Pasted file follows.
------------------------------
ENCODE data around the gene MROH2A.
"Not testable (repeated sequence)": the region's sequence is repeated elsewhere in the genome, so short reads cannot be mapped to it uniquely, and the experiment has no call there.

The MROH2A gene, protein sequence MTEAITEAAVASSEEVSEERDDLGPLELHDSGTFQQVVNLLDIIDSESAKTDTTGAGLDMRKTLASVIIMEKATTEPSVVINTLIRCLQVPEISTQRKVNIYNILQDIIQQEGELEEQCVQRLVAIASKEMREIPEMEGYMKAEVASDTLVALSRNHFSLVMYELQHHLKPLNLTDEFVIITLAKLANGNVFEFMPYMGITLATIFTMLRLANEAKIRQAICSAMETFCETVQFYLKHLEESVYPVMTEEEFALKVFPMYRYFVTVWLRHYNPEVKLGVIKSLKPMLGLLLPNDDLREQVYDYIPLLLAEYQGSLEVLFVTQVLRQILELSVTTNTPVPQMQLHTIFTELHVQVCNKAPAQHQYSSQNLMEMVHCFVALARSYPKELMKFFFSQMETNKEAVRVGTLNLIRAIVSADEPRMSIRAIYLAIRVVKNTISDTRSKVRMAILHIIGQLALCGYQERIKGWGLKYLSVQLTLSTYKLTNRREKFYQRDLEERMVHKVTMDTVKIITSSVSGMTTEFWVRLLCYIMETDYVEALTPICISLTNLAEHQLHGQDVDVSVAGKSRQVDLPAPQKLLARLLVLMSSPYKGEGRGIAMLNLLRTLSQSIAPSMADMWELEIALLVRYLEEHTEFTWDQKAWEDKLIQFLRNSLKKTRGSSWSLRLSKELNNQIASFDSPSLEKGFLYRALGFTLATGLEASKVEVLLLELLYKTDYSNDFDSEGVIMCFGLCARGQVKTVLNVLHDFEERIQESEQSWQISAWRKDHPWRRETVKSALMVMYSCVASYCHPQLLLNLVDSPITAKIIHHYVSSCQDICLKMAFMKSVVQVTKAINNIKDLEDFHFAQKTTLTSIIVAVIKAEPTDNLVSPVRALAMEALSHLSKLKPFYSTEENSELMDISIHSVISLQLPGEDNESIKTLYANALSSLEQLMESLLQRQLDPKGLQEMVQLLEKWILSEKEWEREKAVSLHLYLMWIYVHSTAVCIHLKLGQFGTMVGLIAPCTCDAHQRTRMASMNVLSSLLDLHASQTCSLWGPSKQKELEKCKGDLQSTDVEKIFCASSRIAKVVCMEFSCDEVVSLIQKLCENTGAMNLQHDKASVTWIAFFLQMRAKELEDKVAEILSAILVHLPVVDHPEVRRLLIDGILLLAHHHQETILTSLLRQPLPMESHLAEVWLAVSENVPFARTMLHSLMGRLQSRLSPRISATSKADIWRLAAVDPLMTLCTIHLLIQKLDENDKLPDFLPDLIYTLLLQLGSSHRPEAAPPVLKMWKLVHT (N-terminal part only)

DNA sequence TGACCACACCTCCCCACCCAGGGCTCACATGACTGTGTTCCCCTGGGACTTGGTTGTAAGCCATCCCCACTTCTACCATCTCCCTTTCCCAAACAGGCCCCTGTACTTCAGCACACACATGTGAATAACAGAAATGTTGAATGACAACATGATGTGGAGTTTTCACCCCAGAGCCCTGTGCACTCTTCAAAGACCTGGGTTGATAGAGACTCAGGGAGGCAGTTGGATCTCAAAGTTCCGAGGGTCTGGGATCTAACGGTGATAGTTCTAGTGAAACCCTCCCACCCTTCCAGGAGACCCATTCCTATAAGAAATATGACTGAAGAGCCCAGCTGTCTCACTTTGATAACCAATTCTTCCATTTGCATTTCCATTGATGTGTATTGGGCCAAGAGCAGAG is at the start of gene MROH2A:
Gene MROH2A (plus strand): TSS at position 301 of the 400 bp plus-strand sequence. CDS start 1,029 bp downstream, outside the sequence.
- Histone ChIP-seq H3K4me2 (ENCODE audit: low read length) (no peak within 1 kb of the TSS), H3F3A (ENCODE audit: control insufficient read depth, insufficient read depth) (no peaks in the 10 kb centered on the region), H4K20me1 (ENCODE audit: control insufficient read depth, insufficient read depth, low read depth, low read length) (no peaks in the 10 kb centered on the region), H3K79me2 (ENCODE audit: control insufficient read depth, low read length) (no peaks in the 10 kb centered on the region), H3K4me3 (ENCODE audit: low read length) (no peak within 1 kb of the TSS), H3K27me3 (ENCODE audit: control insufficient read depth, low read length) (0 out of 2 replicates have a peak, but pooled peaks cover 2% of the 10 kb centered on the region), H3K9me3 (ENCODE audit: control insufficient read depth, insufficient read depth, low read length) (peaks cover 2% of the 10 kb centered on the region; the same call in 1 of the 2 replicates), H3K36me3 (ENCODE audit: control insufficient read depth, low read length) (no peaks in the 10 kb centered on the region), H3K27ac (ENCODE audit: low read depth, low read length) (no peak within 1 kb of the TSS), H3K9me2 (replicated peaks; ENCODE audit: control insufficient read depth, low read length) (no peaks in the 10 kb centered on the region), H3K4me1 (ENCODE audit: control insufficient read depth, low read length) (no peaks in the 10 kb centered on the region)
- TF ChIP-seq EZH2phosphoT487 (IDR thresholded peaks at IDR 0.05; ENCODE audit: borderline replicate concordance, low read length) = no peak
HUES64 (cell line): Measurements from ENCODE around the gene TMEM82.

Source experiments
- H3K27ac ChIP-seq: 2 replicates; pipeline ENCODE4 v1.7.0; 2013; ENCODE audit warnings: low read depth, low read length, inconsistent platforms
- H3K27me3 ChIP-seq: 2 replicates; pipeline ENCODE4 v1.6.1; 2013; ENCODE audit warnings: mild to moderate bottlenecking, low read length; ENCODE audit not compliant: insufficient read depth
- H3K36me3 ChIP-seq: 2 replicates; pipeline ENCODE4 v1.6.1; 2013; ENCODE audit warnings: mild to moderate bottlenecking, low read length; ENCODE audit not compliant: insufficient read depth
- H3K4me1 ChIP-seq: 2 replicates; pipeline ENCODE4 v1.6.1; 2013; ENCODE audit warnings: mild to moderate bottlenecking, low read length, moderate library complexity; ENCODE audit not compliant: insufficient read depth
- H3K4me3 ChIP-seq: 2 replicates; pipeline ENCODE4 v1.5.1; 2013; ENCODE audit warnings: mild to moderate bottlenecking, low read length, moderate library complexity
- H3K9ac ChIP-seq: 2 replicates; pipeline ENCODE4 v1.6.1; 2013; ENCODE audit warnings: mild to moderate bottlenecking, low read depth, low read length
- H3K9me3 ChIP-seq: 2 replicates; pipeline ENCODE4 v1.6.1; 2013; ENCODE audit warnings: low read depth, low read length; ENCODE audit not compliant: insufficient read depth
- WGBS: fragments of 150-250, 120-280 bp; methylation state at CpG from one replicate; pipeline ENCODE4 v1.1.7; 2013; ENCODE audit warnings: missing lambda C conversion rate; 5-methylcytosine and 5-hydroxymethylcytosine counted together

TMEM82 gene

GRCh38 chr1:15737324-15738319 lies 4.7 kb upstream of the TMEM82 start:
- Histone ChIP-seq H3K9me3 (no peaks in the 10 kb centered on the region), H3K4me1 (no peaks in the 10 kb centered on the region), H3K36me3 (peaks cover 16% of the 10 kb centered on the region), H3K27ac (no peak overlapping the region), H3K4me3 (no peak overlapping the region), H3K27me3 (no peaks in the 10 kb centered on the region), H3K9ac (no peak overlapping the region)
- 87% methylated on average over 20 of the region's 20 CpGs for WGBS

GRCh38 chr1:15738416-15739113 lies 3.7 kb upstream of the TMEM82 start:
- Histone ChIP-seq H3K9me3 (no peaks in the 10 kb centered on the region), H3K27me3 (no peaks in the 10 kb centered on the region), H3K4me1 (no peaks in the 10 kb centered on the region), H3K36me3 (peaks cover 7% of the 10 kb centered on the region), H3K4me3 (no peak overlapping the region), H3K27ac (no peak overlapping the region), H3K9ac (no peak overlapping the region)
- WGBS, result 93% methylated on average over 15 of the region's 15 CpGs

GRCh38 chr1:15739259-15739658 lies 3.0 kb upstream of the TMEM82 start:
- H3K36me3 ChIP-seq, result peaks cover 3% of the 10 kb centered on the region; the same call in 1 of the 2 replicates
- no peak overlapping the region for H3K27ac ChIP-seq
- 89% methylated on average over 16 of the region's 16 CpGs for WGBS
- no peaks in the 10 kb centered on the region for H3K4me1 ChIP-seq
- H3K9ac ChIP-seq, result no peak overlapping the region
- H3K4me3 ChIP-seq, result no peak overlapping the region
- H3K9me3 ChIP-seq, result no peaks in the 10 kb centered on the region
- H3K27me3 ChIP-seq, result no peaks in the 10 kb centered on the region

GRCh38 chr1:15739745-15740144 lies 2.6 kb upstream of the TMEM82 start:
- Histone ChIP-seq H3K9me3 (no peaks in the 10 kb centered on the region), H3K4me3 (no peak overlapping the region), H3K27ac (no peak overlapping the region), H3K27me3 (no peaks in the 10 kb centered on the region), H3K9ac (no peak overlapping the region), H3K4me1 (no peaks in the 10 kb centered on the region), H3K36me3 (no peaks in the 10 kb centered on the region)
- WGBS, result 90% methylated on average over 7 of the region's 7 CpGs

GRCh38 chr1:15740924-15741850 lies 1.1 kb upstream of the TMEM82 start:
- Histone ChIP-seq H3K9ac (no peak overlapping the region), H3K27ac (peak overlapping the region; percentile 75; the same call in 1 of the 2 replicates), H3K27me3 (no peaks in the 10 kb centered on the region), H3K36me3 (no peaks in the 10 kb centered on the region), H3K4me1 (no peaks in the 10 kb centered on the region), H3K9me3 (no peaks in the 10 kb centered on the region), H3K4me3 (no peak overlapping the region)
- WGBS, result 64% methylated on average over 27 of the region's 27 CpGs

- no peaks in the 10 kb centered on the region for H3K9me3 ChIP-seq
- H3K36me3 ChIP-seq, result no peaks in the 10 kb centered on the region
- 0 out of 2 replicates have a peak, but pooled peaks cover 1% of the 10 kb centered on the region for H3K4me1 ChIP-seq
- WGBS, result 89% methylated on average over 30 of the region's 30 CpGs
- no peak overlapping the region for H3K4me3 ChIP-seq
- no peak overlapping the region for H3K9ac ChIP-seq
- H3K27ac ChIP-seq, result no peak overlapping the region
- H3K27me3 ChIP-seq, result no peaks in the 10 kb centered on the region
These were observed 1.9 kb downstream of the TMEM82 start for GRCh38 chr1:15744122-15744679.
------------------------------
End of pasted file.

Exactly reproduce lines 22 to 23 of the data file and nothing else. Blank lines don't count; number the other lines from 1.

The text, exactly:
GRCh38 chr1:15738416-15739113 lies 3.7 kb upstream of the TMEM82 start:
- Histone ChIP-seq H3K9me3 (no peaks in the 10 kb centered on the region), H3K27me3 (no peaks in the 10 kb centered on the region), H3K4me1 (no peaks in the 10 kb centered on the region), H3K36me3 (peaks cover 7% of the 10 kb centered on the region), H3K4me3 (no peak overlapping the region), H3K27ac (no peak overlapping the region), H3K9ac (no peak overlapping the region)